Despite a law passed more than a decade ago, federal agencies are still failing to comply with a key mandate: make sure that small businesses owned by service-disabled veterans get at least 3 percent of all federal contracting dollars.
Testifying April 29 before the House Veterans' Affairs Subcommittee on Economic Opportunity, Joe Sharpe of The American Legion said, "The very men and women who served in uniform, stood ready to fight and - if necessary - die in order to protect and preserve America's free enterprise system, are summarily ignored by the federal agencies responsible for meeting their small business needs."
Sharpe, director of the Legion's Economic Division, has criticized for some time the inability of federal agencies to meet the congressionally mandated goal of awarding 3 percent of their contracts to service-disabled veteran-owned small businesses (SDVOSBs).
"The Department of Defense, who will have the responsibility of directing more than $6.5 billion of stimulus infrastructure, continues to be satisfied with an embarrassing, less-than-1-percent achievement of the federally mandated 3 percent SDVOSB contracting goal," Sharpe told the subcommittee.
Especially important to note, Sharpe explained, is that the stimulus money has been earmarked for construction and infrastructure improvement - two strong suits among SDVOSBs, according to the Federal Central Contractors Registry.
Additional funding from the Army Corps of Engineers and other sources brings the total for military or VA projects to more than $20 billion, according to Sharpe. "The American Legion finds it unconscionable that businesses owned by veterans remain at the back of the line when competing for federal contracts," he told the subcommittee, chaired by Rep. Stephanie Herseth Sandlin, D-S.D. "Last year, The American Legion pointed out that, although the stimulus package included a number of economic development and small business outreach programs, not a dime was specifically targeted toward the development of veteran-owned businesses."
Further emphasizing his point that federal contractors are still dropping the ball when it comes to hiring veteran-owned small businesses, Sharpe quoted from the remarks of Rep. Nydia Velazquez, D-N.Y., at a congressional hearing last March: "Federal agencies missed their small business contracting goals by 2 percent. Procurement officers will tell you that number is negligible, and no big deal. But while a 2-percent shortfall may not sound like a lot, it ultimately cost entrepreneurs $10 billion in missed opportunity."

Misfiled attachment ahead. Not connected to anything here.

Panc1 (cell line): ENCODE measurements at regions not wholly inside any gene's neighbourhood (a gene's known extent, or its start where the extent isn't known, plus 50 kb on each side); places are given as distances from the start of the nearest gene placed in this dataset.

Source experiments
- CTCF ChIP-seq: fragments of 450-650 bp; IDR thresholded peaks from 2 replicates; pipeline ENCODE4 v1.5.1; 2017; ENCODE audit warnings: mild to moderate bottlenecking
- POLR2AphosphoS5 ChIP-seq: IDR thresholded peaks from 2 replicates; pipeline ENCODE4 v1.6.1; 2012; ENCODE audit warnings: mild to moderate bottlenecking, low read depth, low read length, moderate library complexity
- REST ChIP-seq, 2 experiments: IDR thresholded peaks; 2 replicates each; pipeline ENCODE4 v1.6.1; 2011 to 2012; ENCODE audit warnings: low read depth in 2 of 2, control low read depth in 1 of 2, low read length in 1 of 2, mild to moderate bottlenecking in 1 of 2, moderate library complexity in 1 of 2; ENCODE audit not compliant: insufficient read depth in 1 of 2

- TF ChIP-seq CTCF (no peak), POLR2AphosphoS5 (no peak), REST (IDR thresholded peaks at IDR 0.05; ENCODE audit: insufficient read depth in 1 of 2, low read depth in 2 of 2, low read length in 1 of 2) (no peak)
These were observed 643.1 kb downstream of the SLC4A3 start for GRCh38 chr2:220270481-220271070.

While The American Legion welcomed the Small Business Administration's decision last March to spend about $1 million in grants to help veterans with their businesses, Sharpe pointed out that SBA has $10 million in discretionary spending. "The American Legion believes a portion of that money needs to be directed toward the (SBA's) Office of Veterans Business Development," Sharpe said, noting that the office "remains crippled and ineffective due to inadequate funding."
"The American Legion feels that this is insufficient and disappointing to America's veteran business owners and clearly undermines the spirit and intent of P.L. 106-50 (Veterans Entrepreneurship and Small Business Development Act of 1999)," Sharpe said. He recommended that fiscal 2010 funding for the Office of Veterans Business Development be increased from its current $2 million to $15 million "in order to implement a nationwide community-based assistance program to veterans and self-employed members of the Reserve and National Guard."
In his testimony, Sharpe listed several recommendations from The American Legion, including:
• Implementation of a coordinated, standardized training program for procurement staff that focuses on SDVOSB procurement strategies in their respective agency.• Reissue by President Obama of Executive Order 13-360, "Providing Opportunities for Service-Disabled Veteran Businesses" to increase federal contracting and subcontracting opportunities for veterans, and make it part of SBA's regulations.• Hold agency leadership responsible for meeting the 3-percent congressionally mandated goal.
The American Legion Small Business Task Force has developed an initiative to challenge the leadership of DoD service components that are not meeting the 3-percent goal.
"We identified the Defense Logistics Agency (DLA) as among the worst-performing organizations in terms of award percentage to SDVOSBs," Sharpe told the subcommittee. Last January, The American Legion requested a meeting with DLA's director, Vice Admiral Alan S. Thompson, and his staff. To date, DLA has not responded.
"Vice Admiral Thompson is a flag officer serving as a director of a DoD agency supporting America's warfighters. However, his organization continues to fail at meeting a congressionally mandated goal aimed at assisting the very community that has sacrificed so much," Sharpe said. He recommended that the subcommittee schedule a hearing with DLA and other federal agencies that consistently fail to meet their procurement goals with SDVOSBs.